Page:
If your former spouse is living with someone, it can change everything. Child support obligations, child custody agreements, and (if it’s not finalized yet) even your divorce settlement could be up in the air. Whatever your reason, proving that your ex-husband or wife is living with someone is a common request that private investigators handle – so common in fact, that there’s a 5-step procedure they follow to obtain proof that can be used in a legal setting. If you’re looking to prove cohabitation, here’s what you’ll need to do.
4 Steps to Confirm Your Ex is Living With Someone
1. Conduct Surveillance
Surveillance is going to get you the majority of your evidence in a case like this. The goal is to get evidence that your spouse is spending the night with someone else at the same residence continually. To do this, the best way is generally to get photos of your spouse’s vehicle (and hopefully your ex-spouse too), at an address overnight, on consecutive nights, over a long period of time. To get these photos you can either wait near the residence in question (not recommended – check your local laws to make sure this is ok) or hire a private investigator to do this for you. By building evidence relating to where your ex-spouse spends the night (which is presumably with a partner), you can establish that they are cohabiting with someone. If you use a private investigator for this step, you can also have them testify in court for you too, further backing up your case.
2. Identify the Key Individuals
This is relatively straightforward – but very important in proving cohabitation. Once you (or your investigator) has collected evidence that your ex-spouse has been staying overnight at a residence with someone, you’ll need to clearly identify them in a way that links them to the evidence you have. Think about it this way – you don’t want your spouse to say that the house she’s staying at is her sisters, or that the person staying over is her sister. This evidence can take the form of photographs, records of vehicles visiting the residence, or some other method that ties them to a certain place.
3. Interview Neighbors
You’re on a roll now. You’ve got evidence of your ex-partner staying the night somewhere (or someone staying with them) repeatedly, and you’ve clearly identified the people involved. Now it’s time to start gathering testimony from neighbors and friend. This is one of the last steps in building an airtight case. Ask neighbors and other associates of your former spouse questions that could lead a judge to believe they are cohabitating with someone, and record the answers. Their answers will hopefully back up your case – or at least provide you with leads for you (or your investigator) to look into.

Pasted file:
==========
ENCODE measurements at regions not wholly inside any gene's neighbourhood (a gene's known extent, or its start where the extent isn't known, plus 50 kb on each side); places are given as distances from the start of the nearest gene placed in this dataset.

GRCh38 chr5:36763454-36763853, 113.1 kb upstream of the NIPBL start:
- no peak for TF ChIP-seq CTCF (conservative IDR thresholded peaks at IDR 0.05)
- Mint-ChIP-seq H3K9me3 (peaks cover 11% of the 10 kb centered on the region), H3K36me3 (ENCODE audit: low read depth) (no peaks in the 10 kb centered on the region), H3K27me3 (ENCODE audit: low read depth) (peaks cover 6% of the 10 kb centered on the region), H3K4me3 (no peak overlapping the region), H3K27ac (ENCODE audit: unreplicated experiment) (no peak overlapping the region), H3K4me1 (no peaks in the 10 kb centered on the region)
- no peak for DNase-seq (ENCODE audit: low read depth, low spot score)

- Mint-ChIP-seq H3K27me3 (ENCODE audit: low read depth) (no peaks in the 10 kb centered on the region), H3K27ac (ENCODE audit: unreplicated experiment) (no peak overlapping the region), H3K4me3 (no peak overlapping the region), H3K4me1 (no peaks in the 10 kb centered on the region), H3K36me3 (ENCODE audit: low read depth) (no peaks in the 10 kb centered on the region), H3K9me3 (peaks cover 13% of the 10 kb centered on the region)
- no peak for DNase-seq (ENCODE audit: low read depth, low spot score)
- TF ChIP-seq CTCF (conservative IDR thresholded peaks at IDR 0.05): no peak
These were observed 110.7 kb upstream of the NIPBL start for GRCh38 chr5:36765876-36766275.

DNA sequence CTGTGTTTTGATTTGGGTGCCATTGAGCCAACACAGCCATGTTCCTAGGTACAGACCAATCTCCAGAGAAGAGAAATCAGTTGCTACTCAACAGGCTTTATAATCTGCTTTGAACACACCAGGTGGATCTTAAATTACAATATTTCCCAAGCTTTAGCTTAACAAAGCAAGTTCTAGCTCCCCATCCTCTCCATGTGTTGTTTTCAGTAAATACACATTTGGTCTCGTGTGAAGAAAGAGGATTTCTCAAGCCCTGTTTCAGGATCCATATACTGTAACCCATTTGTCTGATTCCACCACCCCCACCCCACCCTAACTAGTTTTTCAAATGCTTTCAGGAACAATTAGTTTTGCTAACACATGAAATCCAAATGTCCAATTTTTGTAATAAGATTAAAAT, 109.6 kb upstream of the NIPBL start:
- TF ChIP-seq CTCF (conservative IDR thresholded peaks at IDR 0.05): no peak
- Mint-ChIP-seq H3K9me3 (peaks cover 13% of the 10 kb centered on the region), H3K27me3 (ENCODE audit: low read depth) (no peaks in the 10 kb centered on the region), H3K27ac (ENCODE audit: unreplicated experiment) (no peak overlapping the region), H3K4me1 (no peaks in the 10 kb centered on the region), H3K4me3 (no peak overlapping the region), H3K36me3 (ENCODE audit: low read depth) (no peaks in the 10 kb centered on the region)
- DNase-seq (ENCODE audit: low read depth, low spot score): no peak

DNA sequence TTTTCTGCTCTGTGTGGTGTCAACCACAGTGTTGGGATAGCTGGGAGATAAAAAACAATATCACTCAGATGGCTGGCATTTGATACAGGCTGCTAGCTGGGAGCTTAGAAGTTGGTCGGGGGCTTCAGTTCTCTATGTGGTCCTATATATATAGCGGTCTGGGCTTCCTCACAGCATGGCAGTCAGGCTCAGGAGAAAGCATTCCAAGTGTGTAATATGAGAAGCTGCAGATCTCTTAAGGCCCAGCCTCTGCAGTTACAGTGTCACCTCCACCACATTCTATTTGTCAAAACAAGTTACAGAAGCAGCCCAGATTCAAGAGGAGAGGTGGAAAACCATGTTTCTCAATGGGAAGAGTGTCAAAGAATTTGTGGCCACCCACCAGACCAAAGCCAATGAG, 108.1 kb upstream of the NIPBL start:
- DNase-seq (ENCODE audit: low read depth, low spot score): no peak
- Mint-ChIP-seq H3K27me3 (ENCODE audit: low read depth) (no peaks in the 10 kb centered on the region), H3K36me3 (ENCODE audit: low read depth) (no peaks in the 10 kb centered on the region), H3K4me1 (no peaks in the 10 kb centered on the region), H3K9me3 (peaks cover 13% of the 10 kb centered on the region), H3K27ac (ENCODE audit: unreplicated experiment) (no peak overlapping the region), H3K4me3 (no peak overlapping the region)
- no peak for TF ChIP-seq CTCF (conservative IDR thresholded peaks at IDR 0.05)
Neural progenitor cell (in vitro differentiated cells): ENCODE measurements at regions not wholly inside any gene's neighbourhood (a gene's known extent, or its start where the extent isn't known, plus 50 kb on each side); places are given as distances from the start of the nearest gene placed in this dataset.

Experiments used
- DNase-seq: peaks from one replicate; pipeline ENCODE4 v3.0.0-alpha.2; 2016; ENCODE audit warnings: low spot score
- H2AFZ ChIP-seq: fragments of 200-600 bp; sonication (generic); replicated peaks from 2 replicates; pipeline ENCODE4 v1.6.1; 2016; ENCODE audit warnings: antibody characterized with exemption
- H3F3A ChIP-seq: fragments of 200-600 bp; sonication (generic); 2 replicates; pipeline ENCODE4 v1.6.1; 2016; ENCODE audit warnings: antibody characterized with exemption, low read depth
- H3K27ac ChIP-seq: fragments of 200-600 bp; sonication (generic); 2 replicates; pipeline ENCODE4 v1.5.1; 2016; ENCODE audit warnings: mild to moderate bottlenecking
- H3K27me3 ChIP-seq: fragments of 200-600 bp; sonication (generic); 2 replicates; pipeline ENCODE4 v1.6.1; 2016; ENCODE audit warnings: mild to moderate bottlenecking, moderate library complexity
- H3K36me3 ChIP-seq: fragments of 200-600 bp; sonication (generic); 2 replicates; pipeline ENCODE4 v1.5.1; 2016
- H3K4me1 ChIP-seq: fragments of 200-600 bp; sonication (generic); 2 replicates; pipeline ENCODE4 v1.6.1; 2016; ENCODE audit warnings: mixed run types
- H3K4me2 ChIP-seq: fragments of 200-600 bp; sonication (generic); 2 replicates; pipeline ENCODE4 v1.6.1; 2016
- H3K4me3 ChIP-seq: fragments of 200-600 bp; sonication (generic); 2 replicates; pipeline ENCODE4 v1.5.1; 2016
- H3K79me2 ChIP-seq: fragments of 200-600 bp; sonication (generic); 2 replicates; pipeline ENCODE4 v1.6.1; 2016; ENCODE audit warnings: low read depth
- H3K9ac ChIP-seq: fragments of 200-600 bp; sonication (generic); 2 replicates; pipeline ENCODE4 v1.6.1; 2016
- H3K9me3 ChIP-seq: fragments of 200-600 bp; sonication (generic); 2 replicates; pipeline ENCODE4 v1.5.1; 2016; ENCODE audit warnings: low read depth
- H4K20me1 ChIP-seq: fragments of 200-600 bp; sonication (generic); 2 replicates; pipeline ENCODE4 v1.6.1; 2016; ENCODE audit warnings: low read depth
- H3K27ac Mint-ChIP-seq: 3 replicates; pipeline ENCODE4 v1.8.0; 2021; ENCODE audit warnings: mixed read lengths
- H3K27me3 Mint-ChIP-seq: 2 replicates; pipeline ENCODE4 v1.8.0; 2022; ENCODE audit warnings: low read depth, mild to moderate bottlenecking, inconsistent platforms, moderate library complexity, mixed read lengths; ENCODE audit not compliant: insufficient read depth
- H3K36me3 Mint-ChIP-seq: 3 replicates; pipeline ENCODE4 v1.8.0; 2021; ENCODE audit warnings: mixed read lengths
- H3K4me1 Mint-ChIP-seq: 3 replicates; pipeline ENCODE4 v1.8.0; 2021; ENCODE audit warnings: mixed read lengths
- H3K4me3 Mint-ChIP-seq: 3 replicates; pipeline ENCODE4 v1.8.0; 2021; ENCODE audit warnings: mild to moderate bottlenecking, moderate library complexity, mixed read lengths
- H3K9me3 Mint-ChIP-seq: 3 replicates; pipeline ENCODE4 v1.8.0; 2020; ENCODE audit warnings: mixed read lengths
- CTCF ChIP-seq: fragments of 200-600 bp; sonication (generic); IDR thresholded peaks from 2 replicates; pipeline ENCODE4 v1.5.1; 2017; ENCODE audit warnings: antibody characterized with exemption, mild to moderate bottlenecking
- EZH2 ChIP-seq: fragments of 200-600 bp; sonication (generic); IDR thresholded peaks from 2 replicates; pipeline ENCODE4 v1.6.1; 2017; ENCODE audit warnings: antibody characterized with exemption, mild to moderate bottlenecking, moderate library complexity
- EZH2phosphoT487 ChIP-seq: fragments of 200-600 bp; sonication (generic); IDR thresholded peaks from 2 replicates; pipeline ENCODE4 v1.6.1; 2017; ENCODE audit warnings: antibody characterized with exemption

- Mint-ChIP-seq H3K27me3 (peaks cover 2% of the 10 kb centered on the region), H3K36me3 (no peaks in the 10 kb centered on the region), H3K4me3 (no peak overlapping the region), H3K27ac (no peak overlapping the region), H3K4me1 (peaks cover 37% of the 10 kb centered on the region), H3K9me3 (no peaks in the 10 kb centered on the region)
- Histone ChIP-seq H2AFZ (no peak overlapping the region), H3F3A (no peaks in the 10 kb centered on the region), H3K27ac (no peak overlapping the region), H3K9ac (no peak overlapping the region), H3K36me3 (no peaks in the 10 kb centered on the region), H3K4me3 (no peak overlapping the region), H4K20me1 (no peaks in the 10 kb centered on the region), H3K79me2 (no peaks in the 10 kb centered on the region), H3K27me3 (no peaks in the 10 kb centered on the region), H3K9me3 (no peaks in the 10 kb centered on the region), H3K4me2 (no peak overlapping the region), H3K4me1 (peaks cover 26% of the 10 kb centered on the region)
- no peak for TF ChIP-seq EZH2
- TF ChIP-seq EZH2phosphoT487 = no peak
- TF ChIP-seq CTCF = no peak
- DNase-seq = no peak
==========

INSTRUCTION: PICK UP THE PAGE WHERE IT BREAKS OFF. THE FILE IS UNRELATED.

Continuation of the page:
4. Run a Background Check
If your former spouse has moved in somewhere (or someone has moved in with them) a background check could provide evidence that they’re sharing an address. A good background check will be able to show a person’s current address based on a recent bill, where their car is registered, and much more.
A little further research into their financial affairs can help out too – for instance by showing that your former spouse and their new partner are sharing financial obligations like rent or bills. This alone won’t prove cohabitation – but it will help build a preponderance of evidence that will support your claims.
Cohabitation Can Have Many Impacts on Child Custody and Alimony
If your former spouse changes their living arrangements, it can have important implications for your alimony or custody obligations. Because cohabitation is such an important factor in determining custody and alimony arrangements, you’re likely to get a flat denial from your spouse if you ask them to admit to their new relationship (and living) arrangements straight out. Fortunately, you’re not the first person to face this problem. Follow the steps laid out here (or better yet, get an investigator to do it – it’s cheaper to hire one than you might think), and you’ll have the proof you need to prove cohabitation.
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